Kevin Ward Jr. would be alive had “volatile superstar” Tony Stewart exercised the degree of caution exhibited by six other sprint car drivers and not aggressively driven toward Ward, his parents claim in a wrongful death lawsuit.
Kevin Ward Sr. and his wife, Pam Ward, are asking a federal judge to deny Stewart’s motion to dismiss multiple claims against him in the lawsuit.
Stewart, 45, and Ward Jr., 20, competed in an Empire Super Sprints race the night of Aug. 9, 2014, at Canandaigua (New York) Motorsports Park, where Stewart’s car struck and killed Ward.
A forensic analysis performed by an engineering firm hired by the Wards, Gordon Engineering of Henrietta, New York, concludes that Stewart was at fault, according to court documents. Specifically, it states:
- Stewart did not follow caution procedures by slowing down and driving low on the track, like other drivers did
- Ward remained relatively stationary outside the path where six preceding cars passed, and he did not cause the impact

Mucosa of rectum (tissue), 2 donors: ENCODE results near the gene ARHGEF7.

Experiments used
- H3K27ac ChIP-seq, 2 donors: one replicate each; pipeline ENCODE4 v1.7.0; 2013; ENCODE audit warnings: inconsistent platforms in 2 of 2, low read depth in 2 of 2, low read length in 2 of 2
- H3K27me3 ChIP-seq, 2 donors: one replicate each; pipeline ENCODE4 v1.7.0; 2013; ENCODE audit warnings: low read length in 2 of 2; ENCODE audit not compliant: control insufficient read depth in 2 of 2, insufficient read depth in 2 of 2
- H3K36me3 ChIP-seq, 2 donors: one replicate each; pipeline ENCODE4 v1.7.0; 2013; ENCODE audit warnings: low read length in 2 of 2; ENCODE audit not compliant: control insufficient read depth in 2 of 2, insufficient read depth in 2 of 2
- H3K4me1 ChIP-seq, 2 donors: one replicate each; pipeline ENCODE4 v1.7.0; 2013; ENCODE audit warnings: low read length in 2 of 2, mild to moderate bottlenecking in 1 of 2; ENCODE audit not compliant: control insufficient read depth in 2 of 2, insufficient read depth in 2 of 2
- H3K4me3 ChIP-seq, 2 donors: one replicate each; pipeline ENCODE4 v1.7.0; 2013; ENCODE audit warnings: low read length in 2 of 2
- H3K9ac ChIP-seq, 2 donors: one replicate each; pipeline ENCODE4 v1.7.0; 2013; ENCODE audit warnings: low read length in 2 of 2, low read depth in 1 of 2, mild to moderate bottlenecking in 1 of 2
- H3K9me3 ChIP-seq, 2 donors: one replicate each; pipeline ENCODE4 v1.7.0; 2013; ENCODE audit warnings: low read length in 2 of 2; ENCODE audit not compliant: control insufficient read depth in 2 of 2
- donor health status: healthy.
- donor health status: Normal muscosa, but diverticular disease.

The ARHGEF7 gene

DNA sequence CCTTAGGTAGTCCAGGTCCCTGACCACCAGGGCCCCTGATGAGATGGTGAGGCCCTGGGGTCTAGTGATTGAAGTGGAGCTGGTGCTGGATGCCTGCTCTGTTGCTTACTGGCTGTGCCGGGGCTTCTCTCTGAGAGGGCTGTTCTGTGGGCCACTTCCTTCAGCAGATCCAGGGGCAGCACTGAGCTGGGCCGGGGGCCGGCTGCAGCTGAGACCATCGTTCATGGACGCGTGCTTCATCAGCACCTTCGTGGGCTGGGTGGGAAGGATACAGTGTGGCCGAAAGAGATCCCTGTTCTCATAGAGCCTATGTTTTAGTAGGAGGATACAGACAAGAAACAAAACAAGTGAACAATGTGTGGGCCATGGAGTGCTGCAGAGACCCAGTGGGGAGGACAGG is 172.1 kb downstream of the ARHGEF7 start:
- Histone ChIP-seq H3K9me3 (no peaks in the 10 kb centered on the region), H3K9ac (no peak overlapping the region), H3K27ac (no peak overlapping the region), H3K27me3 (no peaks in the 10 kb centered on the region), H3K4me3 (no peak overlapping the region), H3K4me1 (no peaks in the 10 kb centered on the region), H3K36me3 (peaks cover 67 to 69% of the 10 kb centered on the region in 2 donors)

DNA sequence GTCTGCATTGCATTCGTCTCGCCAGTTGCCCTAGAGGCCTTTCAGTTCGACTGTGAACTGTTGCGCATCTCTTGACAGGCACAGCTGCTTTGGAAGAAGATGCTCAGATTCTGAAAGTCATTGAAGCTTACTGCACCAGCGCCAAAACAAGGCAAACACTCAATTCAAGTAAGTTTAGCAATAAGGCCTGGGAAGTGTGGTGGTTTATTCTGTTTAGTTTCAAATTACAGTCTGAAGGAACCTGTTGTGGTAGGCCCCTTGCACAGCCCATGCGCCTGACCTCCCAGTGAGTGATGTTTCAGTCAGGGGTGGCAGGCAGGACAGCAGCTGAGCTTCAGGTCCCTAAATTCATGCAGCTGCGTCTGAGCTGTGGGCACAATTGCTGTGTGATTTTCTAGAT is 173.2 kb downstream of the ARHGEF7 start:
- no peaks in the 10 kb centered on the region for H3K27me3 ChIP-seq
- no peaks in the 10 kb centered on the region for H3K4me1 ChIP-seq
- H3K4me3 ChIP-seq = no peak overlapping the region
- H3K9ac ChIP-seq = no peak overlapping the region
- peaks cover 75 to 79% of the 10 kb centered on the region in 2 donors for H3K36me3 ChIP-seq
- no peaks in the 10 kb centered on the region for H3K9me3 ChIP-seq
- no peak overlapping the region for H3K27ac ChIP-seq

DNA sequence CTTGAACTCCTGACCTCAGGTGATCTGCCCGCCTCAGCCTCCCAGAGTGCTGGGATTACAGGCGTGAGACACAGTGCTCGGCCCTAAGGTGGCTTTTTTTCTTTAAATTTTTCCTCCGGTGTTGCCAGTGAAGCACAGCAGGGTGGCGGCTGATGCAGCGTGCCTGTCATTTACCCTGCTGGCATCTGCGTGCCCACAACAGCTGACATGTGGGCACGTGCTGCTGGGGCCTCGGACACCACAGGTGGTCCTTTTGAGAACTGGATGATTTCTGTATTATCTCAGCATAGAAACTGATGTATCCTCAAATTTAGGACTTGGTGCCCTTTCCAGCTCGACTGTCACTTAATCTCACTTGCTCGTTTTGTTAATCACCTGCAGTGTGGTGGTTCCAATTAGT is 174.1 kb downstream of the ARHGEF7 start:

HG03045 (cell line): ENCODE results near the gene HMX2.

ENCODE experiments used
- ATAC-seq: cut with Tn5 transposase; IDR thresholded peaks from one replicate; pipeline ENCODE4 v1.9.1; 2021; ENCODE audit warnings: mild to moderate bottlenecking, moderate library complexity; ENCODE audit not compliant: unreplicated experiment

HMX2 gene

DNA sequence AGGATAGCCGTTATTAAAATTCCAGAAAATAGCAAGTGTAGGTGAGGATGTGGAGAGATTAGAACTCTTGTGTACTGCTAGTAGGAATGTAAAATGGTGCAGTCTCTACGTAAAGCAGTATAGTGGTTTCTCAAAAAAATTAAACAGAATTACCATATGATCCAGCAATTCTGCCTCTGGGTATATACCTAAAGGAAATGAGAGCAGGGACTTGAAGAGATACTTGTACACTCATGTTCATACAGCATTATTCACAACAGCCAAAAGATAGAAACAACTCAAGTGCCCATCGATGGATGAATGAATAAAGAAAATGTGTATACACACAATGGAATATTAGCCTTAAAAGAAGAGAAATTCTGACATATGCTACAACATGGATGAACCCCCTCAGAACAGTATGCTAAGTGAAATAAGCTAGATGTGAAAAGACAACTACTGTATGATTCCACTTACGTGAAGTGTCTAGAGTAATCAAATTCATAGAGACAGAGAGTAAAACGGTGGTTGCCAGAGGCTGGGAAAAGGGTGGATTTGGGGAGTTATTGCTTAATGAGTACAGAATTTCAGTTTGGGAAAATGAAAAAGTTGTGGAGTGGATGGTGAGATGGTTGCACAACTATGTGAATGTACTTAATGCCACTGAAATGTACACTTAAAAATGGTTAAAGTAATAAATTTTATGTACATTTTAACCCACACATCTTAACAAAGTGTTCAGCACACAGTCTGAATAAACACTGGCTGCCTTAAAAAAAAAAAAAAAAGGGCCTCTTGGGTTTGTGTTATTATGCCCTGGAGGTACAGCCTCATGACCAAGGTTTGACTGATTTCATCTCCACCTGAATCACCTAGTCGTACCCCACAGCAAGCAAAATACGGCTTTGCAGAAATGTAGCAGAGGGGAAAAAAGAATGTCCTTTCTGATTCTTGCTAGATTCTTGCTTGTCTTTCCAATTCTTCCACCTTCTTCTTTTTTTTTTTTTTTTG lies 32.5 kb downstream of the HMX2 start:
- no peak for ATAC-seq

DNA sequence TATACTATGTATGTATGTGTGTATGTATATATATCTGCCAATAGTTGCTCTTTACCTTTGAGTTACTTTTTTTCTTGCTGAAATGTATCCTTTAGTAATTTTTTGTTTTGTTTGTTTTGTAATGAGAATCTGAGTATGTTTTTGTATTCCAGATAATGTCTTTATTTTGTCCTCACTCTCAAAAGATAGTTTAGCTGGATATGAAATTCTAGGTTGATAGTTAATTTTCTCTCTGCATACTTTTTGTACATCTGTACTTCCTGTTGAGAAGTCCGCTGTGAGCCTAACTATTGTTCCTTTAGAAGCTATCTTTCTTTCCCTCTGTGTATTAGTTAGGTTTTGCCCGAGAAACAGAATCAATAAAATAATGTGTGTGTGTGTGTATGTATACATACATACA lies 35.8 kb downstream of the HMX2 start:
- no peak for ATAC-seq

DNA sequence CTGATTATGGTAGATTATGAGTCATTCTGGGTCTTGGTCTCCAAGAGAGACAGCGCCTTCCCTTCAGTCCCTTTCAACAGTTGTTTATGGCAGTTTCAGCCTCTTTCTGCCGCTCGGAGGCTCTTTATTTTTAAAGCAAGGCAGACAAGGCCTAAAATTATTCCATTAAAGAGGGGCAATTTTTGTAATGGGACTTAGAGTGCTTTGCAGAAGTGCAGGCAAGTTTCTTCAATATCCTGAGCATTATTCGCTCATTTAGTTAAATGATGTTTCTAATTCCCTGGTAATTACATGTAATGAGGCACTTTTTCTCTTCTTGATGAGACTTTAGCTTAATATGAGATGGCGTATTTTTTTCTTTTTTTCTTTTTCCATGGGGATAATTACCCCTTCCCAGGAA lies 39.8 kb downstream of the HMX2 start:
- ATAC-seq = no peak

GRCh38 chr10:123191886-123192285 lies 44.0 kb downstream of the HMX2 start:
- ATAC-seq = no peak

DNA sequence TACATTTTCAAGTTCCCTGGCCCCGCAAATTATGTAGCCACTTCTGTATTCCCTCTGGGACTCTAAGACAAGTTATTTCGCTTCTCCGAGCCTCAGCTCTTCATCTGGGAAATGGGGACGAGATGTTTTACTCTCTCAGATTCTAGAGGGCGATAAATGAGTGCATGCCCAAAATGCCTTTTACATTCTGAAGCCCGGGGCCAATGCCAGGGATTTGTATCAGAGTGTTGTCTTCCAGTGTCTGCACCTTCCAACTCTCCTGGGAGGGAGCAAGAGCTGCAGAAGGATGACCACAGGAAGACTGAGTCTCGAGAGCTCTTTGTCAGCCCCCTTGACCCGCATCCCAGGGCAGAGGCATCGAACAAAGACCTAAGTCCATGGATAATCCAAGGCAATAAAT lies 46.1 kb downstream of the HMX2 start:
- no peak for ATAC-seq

- Stewart showed intentional disregard for Ward’s safety
- Stewart steered toward Ward and applied the throttle, striking and killing him
- Stewart’s cavalier and deliberate actions caused Stewart’s car to slide up the track and hit Ward
Ward’s parents filed the wrongful death lawsuit against the three-time NASCAR champion and Columbus resident on Aug. 4, 2015 — about 11 months after a 23-person Ontario County, New York, grand jury declined to indict Stewart on either of two charges: manslaughter in the second degree and criminally negligent homicide. The Wards did not specify an amount of money they are seeking in damages.
A hearing for the motion to dismiss is set for 10 a.m. April 28 in New York’s Northern District court, but both parties have until Friday to complete a mandatory mediation process to see if they can resolve the matter.
For more on this story, see Wednesday’s Republic.